''I may leave tomorrow, but I'd like that these boys continue showing who they are and keep playing real Argentina football,'' said Maradona, looking exhausted and heartbroken.
Asked to clarify his plans, he said ''I'll have to think carefully about it ... and talk with my family, and the players. There are many issues here.''
Maradona, widely considered Argentina's all-time greatest player, was derided back home before the tournament for leading the team by instinct and emotion rather than tactics. He attacked at his critics with a stream of profanities when Argentina qualified for the World Cup at the last minute.
After three group stage victories and a convincing 3-1 win over Mexico in the round of 16, even his detractors began questioning whether they had underestimated his coaching abilities.
Maradona's affectionate hugs and go-get-'em pep talks seemed to yield better results than the tactical advice handed out by more serious coaches like England's Fabio Capello.
Then Germany came along.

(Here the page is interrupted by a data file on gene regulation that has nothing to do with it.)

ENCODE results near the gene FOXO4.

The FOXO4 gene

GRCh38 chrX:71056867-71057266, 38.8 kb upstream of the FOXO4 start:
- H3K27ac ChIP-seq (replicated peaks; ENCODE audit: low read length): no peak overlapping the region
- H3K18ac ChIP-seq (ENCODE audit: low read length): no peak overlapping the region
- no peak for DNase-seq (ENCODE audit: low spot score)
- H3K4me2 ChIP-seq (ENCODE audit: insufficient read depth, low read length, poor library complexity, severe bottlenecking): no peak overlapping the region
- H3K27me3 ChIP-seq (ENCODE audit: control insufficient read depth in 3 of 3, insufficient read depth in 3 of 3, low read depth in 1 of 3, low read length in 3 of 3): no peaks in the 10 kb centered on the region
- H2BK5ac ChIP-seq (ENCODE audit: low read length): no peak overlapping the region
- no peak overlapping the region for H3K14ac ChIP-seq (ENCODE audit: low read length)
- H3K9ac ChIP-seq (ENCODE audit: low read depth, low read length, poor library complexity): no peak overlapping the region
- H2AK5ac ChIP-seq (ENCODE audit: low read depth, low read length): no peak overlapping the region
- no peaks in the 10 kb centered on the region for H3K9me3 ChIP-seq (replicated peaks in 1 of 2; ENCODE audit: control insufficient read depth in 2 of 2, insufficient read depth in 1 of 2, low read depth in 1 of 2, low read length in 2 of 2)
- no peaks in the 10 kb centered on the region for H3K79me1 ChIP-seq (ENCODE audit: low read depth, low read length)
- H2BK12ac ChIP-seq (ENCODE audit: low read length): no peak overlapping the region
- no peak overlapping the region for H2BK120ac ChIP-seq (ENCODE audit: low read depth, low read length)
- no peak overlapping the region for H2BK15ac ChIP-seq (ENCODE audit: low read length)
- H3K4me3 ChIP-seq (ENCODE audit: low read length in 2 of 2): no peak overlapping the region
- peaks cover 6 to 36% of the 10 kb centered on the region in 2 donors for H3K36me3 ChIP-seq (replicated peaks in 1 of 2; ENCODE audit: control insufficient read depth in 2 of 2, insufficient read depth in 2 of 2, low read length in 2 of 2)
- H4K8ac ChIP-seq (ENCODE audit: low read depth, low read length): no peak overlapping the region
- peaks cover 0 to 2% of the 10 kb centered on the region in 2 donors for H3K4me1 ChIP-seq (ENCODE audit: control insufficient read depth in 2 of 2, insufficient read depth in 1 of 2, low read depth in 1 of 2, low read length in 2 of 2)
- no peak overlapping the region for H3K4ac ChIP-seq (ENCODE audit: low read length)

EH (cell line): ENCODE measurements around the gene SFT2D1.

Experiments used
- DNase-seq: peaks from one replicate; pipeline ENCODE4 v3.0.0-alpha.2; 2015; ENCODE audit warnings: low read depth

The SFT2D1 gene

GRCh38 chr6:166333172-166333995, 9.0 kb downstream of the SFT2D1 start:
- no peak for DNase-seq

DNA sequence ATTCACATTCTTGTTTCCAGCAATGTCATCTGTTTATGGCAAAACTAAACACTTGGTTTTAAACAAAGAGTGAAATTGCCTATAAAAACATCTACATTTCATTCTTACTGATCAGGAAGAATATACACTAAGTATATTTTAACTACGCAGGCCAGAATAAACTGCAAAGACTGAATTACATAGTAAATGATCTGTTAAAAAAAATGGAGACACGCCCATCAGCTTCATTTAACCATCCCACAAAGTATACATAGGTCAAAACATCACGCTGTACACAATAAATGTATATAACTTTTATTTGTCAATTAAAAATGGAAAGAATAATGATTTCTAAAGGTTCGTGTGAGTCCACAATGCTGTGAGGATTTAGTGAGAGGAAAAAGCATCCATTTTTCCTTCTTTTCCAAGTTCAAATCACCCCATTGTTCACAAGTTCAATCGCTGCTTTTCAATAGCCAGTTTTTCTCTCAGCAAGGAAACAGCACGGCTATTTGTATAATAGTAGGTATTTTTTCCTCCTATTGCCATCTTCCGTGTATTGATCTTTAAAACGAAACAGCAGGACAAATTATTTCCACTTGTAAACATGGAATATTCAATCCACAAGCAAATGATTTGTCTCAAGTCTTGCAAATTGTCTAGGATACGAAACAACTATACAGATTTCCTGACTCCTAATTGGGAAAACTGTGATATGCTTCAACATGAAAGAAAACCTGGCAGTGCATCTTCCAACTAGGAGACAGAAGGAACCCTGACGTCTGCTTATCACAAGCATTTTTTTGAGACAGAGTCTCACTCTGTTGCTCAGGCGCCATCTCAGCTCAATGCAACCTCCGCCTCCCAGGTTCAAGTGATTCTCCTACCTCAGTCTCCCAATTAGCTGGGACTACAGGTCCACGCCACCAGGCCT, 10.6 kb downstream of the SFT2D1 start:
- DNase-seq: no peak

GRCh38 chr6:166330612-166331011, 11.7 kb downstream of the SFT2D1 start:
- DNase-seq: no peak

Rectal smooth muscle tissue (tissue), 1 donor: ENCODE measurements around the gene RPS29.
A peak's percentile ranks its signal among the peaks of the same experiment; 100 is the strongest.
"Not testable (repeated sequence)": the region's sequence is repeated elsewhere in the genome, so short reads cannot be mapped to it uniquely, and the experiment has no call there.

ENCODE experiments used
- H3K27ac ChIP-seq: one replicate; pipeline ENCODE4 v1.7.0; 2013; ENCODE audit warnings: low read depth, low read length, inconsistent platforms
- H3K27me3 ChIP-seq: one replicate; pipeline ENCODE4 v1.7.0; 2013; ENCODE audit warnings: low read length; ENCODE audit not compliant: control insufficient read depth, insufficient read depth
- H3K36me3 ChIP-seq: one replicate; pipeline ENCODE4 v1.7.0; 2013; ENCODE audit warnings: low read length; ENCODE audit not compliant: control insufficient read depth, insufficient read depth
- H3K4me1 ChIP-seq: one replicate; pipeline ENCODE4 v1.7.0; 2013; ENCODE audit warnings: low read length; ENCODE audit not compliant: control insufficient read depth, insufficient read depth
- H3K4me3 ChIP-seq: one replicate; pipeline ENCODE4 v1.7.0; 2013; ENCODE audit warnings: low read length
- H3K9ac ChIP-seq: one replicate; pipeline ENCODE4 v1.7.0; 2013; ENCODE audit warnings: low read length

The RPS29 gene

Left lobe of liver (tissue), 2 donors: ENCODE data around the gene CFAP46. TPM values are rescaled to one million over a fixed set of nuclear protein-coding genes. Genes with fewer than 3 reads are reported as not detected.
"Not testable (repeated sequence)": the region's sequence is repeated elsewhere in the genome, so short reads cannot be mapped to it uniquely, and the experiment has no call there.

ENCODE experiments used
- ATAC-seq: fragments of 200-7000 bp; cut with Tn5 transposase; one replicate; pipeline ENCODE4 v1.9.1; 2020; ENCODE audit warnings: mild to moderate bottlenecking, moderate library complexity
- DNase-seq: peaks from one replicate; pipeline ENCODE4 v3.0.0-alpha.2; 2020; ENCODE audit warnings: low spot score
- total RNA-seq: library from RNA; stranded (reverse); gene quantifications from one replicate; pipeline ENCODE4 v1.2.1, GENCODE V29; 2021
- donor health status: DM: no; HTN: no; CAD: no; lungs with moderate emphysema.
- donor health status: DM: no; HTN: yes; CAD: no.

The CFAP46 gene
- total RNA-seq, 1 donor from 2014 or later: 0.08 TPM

Argentina and Maradona didn't know how to respond when Thomas Mueller's early goal left the South Americans trailing for the first time in the tournament.
Maradona made no changes at halftime, even though his team had struggled throughout the first half, losing possession as soon as it crossed into the German area. He sent on midfielder Javier Pastore for defender Nicolas Otamendi after Germany went up 2-0 and was getting ready to further boost the attack with striker Sergio Aguero when Arne Friedrich made it 3-0.
With the game virtually over, Maradona hugged Aguero - his son-in-law - and clung to him as the Germans celebrated.
''This is the most difficult experience of my life, because to (lose) in front of so many good players, such good people, such good professionals is like getting punched by Muhammad Ali,'' he said. ''I don't have any energy left.''
He said he'd only felt similar emotions in life on the day he retired from soccer.
Still, Maradona didn't accept any blame for the crushing defeat, and lashed out at a reporter who questioned whether his critics in Argentina might be satisfied with the loss.
''Are you joking,'' he said. ''This is a country where you live and breathe football. I don't think that anyone will be happy when the team loses 4-0.''